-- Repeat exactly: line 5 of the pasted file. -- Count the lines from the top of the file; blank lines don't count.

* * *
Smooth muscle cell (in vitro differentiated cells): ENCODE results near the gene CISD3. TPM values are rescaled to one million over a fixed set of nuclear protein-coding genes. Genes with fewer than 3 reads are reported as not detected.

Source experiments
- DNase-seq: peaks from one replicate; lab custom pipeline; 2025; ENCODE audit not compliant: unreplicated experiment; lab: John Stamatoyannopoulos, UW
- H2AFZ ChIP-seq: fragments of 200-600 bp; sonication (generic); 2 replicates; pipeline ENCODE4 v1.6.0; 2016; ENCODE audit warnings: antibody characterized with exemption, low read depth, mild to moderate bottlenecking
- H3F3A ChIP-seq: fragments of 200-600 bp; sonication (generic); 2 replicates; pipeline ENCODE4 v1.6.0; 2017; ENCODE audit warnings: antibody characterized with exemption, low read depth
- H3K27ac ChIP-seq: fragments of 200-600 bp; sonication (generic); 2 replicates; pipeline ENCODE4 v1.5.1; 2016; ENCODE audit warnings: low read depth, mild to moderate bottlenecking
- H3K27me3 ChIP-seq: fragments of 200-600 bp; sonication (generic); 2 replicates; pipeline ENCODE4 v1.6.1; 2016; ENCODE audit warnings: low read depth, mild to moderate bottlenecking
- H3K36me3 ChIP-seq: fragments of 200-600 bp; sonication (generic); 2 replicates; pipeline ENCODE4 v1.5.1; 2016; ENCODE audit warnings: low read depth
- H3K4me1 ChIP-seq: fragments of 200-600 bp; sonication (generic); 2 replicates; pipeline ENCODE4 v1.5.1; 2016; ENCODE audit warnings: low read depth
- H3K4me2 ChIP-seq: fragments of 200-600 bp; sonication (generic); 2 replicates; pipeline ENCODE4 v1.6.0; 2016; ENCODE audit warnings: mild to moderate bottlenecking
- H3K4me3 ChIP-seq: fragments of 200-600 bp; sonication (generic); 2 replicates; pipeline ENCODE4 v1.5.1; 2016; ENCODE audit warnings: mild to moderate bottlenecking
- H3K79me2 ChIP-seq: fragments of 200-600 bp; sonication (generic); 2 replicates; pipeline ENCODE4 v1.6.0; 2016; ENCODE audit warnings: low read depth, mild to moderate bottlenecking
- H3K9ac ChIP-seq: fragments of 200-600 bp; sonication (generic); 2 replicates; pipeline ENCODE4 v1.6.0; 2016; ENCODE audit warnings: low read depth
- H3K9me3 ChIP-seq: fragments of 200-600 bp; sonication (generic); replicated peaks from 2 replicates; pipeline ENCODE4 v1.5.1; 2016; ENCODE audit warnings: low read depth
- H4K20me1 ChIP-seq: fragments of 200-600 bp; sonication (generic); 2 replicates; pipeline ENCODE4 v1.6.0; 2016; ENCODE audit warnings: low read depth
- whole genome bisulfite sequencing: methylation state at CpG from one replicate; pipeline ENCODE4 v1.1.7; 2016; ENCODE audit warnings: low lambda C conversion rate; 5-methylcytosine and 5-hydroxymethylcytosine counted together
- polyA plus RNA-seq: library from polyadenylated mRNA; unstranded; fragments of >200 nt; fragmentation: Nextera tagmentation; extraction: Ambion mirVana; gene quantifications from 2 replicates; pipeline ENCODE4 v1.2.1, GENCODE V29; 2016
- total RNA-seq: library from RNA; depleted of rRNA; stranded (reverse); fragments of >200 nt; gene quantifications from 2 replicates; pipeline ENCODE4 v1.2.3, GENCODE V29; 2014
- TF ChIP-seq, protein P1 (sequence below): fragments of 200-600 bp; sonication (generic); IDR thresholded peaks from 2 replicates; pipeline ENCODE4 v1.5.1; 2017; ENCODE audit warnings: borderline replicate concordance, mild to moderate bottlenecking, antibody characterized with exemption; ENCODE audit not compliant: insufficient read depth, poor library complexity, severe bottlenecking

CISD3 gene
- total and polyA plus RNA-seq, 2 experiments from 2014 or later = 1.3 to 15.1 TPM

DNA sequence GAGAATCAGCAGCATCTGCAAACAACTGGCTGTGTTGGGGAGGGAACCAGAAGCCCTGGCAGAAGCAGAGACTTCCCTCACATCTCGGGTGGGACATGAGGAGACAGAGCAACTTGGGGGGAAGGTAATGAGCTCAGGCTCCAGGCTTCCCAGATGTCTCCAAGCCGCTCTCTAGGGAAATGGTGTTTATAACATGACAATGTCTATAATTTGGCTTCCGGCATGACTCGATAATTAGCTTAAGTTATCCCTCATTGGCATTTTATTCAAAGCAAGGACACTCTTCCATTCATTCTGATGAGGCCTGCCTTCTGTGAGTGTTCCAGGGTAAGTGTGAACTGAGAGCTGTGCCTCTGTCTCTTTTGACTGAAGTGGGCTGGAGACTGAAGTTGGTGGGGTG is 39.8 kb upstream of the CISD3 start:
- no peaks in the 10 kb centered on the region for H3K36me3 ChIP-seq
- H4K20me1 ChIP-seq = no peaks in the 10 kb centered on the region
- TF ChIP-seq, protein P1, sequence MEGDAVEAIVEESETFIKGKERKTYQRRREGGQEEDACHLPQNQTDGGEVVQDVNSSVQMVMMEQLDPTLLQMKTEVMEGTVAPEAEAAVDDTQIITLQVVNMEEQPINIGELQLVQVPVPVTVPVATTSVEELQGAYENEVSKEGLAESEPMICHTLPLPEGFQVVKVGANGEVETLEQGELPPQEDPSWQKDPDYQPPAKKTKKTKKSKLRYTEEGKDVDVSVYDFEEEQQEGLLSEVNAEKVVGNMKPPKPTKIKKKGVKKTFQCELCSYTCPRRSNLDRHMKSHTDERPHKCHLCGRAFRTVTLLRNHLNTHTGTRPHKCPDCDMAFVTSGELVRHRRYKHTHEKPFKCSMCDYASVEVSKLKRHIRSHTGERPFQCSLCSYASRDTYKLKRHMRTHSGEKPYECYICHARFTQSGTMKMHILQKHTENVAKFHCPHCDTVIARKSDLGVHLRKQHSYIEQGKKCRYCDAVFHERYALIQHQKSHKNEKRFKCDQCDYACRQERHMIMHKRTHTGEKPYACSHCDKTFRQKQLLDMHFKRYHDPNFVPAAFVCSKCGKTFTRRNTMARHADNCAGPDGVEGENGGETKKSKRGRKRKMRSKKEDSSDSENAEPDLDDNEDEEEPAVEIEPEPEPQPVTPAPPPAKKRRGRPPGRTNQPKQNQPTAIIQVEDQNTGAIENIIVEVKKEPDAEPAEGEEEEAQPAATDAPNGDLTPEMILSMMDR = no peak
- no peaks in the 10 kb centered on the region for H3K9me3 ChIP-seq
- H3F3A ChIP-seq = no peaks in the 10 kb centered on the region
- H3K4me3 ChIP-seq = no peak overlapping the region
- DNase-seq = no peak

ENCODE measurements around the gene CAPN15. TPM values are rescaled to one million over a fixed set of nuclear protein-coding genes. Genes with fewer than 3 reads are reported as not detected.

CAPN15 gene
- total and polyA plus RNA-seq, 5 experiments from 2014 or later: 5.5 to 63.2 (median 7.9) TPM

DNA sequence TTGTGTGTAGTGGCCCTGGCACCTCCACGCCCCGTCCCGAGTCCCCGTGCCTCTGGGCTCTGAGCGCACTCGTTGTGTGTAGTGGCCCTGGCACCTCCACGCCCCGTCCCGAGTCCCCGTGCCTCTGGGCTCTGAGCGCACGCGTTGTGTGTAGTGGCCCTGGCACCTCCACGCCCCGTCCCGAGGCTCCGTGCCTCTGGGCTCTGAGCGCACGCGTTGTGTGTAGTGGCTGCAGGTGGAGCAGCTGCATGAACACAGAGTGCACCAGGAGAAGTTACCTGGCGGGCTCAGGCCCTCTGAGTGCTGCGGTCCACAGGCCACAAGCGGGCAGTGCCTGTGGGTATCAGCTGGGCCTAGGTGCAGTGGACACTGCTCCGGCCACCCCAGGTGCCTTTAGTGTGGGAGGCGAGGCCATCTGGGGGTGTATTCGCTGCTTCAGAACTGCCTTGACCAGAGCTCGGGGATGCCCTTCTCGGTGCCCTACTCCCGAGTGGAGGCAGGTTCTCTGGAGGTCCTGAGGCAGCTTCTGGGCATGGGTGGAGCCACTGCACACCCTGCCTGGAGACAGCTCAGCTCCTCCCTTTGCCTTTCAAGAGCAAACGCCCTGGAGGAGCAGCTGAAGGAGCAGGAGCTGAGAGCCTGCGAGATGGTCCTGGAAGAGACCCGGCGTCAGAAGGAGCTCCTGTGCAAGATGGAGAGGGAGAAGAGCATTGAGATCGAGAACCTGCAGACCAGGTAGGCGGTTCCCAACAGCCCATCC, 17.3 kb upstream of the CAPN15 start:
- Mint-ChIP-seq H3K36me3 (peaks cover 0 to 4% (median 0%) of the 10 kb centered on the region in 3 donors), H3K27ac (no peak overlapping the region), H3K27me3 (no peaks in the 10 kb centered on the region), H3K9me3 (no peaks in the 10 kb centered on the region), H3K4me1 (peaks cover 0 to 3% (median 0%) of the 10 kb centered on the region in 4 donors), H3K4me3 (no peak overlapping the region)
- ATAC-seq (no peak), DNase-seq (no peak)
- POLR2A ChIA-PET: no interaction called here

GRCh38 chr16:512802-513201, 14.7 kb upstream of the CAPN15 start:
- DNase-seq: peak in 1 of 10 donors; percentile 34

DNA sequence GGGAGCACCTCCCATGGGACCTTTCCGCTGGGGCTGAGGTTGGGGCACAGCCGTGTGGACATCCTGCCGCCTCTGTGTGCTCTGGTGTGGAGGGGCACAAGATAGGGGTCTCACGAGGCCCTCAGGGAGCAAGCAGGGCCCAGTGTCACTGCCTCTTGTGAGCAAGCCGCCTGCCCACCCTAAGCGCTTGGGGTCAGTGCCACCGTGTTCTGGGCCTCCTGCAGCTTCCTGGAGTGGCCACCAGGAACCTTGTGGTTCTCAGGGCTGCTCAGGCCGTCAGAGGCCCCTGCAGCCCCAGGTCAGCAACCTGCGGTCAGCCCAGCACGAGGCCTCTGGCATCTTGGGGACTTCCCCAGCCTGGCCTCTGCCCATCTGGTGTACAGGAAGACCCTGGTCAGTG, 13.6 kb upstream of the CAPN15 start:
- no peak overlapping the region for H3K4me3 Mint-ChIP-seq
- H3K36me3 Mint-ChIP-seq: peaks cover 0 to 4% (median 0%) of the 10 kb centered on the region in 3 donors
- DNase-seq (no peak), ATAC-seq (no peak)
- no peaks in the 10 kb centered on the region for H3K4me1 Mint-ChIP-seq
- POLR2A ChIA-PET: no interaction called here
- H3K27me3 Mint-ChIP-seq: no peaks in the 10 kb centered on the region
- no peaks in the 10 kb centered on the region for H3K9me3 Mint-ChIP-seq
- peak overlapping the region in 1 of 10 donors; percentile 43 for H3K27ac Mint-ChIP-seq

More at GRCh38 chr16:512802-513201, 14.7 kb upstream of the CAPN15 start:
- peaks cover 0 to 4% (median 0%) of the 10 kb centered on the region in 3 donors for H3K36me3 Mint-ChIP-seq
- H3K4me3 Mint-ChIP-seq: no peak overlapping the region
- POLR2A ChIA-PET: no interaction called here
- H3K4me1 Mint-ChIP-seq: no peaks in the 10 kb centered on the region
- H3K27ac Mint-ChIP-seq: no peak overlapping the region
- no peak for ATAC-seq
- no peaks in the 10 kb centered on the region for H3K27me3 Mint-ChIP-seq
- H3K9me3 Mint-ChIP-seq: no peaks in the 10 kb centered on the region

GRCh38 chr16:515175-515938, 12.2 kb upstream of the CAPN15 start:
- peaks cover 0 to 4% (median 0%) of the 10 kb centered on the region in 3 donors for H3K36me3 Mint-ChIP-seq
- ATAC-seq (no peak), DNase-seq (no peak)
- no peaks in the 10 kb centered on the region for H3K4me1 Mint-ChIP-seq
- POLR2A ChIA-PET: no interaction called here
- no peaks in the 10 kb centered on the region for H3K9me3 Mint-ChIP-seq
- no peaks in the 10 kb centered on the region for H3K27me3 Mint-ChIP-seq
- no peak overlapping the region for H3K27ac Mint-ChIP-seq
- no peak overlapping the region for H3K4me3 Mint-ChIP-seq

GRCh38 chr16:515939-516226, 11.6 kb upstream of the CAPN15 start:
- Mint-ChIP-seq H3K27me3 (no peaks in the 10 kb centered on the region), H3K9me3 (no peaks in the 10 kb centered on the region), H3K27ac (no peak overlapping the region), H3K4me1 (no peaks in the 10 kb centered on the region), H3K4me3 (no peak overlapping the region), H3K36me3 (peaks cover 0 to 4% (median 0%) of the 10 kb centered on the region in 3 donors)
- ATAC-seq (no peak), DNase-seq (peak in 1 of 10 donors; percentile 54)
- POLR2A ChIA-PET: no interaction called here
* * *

- H3F3A ChIP-seq: fragments of 200-600 bp; sonication (generic); 2 replicates; pipeline ENCODE4 v1.6.0; 2017; ENCODE audit warnings: antibody characterized with exemption, low read depth